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“Yuri is going to make it respectable for American boys to dance,” comments a character in the 1977 ballet film The Turning Point, referring to a heartthrob Russian defector played by the young Mikhail Baryshnikov. Was he right? Have attitudes changed in the past quarter century?
In Billy Elliot, the Universal release now playing across the country, a young boy in the unlikely environment of a northern English mining town develops a love for ballet. When his father and brother (both miners on strike) discover he’s secretly taking ballet lessons, they erupt in fury, sending the singular message: Boys don’t do ballet. But they do, and you can see dozens of them in New York City Ballet’s Nutcracker, opening November 24.
Billy Elliot, set in 1984, has a very specific working-class context, though Billy’s dad merely states, with more intensity, what my own middle-class, classical-music-aficionado father said in the ’70s when my seven-year-old brother wanted to start ballet. Would either man react differently today? Is class at issue here, or social attitudes? (In Cuba, it’s as prestigious for a man to be a ballet dancer as a baseball player.)
In many ways, things look better than they did 15 or 20 years ago: New York’s School of American Ballet (SAB) and the school of the Dance Theatre of Harlem boast higher male student enrollment than ever before, and the number of gifted male dancers currently onstage indicates that more men are feeding into the pool, probably at younger ages. (The earlier the start, the more physically feasible a strong classical technique becomes.) One reason for this increase is media exposure: A significant number of the men and boys entering the field first decided to dance after seeing Nureyev, Edward Villella, or Baryshnikov on television.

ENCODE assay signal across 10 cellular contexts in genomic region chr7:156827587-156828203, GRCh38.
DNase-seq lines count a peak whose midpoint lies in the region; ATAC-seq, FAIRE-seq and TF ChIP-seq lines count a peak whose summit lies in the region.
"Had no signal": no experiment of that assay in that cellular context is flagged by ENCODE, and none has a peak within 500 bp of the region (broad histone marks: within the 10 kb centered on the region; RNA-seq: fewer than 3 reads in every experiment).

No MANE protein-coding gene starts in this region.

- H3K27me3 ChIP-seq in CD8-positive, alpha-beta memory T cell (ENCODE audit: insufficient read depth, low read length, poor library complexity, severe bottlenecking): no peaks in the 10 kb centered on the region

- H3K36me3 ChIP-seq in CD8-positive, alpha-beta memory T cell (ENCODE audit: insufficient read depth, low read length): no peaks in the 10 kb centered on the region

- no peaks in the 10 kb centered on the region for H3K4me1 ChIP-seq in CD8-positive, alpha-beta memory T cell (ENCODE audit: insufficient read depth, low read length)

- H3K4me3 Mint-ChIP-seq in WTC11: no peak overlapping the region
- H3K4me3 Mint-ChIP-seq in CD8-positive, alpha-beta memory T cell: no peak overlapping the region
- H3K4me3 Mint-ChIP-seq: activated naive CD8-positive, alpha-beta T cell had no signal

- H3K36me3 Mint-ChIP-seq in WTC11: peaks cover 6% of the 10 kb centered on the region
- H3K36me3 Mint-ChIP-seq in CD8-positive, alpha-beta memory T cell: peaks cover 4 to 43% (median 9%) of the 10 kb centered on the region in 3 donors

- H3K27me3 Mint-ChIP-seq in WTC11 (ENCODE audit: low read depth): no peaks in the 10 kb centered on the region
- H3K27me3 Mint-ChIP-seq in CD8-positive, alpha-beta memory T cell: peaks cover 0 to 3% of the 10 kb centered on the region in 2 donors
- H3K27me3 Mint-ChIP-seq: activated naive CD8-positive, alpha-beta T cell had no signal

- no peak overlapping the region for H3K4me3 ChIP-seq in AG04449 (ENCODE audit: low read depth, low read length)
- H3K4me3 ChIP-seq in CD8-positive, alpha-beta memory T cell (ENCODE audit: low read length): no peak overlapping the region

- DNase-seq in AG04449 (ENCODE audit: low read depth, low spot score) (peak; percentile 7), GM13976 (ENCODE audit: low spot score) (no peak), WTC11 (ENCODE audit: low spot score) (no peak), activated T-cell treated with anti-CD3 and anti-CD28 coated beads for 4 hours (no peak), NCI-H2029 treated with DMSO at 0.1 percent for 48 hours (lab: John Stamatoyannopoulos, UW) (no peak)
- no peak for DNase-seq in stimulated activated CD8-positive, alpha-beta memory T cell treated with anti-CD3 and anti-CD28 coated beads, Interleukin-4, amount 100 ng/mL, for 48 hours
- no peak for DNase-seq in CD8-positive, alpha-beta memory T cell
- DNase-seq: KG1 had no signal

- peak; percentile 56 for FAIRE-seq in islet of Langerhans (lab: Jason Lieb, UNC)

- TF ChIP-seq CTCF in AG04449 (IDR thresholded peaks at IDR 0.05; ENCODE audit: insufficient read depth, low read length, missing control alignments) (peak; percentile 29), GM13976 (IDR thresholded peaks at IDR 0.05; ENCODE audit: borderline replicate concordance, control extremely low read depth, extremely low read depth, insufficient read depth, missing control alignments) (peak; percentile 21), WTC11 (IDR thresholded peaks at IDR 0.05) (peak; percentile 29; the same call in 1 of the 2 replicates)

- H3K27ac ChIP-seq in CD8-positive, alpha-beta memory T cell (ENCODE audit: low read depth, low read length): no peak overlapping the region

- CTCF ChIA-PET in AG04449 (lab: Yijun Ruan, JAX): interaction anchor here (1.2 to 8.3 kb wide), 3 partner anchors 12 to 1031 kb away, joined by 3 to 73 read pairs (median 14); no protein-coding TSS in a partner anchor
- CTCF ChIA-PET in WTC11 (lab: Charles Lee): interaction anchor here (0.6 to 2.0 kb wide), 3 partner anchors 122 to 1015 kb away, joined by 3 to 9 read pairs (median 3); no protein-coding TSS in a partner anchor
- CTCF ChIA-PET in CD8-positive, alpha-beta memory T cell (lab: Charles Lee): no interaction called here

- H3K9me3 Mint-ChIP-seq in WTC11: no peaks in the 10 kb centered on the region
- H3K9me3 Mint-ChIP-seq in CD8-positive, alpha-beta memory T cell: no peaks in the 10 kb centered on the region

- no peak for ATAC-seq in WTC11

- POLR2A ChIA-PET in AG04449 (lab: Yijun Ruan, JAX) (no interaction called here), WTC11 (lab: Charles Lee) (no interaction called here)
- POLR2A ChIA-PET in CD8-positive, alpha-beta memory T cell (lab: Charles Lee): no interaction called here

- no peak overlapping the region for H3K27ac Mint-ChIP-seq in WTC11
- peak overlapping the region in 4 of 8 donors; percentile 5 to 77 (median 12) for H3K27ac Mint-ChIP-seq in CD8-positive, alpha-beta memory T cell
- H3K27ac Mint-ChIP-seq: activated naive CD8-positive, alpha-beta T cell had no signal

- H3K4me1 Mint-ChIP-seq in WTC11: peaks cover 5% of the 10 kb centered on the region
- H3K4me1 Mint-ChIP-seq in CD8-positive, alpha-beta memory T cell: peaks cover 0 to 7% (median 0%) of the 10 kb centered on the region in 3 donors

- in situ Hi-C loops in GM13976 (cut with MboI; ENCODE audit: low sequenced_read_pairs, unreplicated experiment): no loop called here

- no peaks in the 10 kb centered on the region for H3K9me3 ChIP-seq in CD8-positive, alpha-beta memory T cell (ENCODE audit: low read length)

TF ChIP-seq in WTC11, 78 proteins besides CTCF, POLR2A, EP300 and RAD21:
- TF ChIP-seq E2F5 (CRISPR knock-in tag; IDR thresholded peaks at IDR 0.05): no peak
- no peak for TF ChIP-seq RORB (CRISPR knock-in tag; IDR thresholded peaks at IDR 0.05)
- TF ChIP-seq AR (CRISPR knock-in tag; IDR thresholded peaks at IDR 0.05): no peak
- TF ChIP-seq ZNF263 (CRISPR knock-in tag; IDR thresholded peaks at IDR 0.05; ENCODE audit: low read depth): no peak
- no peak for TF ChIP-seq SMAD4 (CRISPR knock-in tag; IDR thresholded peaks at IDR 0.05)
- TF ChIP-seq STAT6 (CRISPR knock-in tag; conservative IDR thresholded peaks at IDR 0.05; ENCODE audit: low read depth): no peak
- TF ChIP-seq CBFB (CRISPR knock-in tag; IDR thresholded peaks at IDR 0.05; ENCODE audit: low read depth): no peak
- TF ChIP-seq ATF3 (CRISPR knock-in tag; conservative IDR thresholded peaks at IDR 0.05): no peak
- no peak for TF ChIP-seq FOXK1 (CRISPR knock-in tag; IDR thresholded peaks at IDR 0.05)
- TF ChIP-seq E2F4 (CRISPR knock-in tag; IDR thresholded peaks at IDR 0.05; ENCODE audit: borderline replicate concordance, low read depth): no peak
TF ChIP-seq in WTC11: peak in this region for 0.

But those who have committed themselves to dance reveal that, in many ways, social prejudices have barely changed. Their survival in the art form seems to have less to do with class or exposure to the arts than with their individual capacity to resist peer pressure. American Ballet Theatre (ABT) star Ethan Stiefel, whose father is a prison warden, grew up in a small town in Wisconsin. He began dancing at age eight after “tagging along” to his sister’s ballet class. “I have to give my dad a lot of credit,” he says. “In fact, he was more open than me.” Stiefel’s family moved to Pennsylvania when he was 12; he didn’t tell the kids at his new school that he danced. “I felt self-conscious,” he says. “I’m not proud of it, but I didn’t want anyone to know.” Stiefel abandoned ballet briefly when he was 14, and although he attributes the decision to the stress of keeping up with his schedule, he acknowledges that “it’s an age when a young man needs to prove himself, and ballet can’t really do that for you then.”
Even after adolescence, there are issues for male dancers: “I still deal with it today,” says Stiefel. At the dealership where he bought his motorcycle, when the question of his occupation came up, he wondered, “What do I tell these people? I’m proud of what I do, and I tell the truth. You’d think that over time, with people like Baryshnikov, image would have made more headway. But perceptions don’t seem to change.”
Eric Williams, an 11-year-old ballet student from a rural area outside Allentown, Pennsylvania, recently spent five weeks training at Central Pennsylvania Youth Ballet’s summer school. His mother, Debra, served as a dorm supervisor and says the social pressures the kids face, as they enter adolescence, are enormous. “The stories older boys tell concern me. The teasing becomes meaner around age 13 or 14, and a tremendous number of boys stop dancing at that age; many said to me, ‘I’m thinking of quitting.’ At the summer school in Carlyle—it’s a small town—when the boys were walking down the street, other boys would lean out of cars and call ‘faggot’ at them.”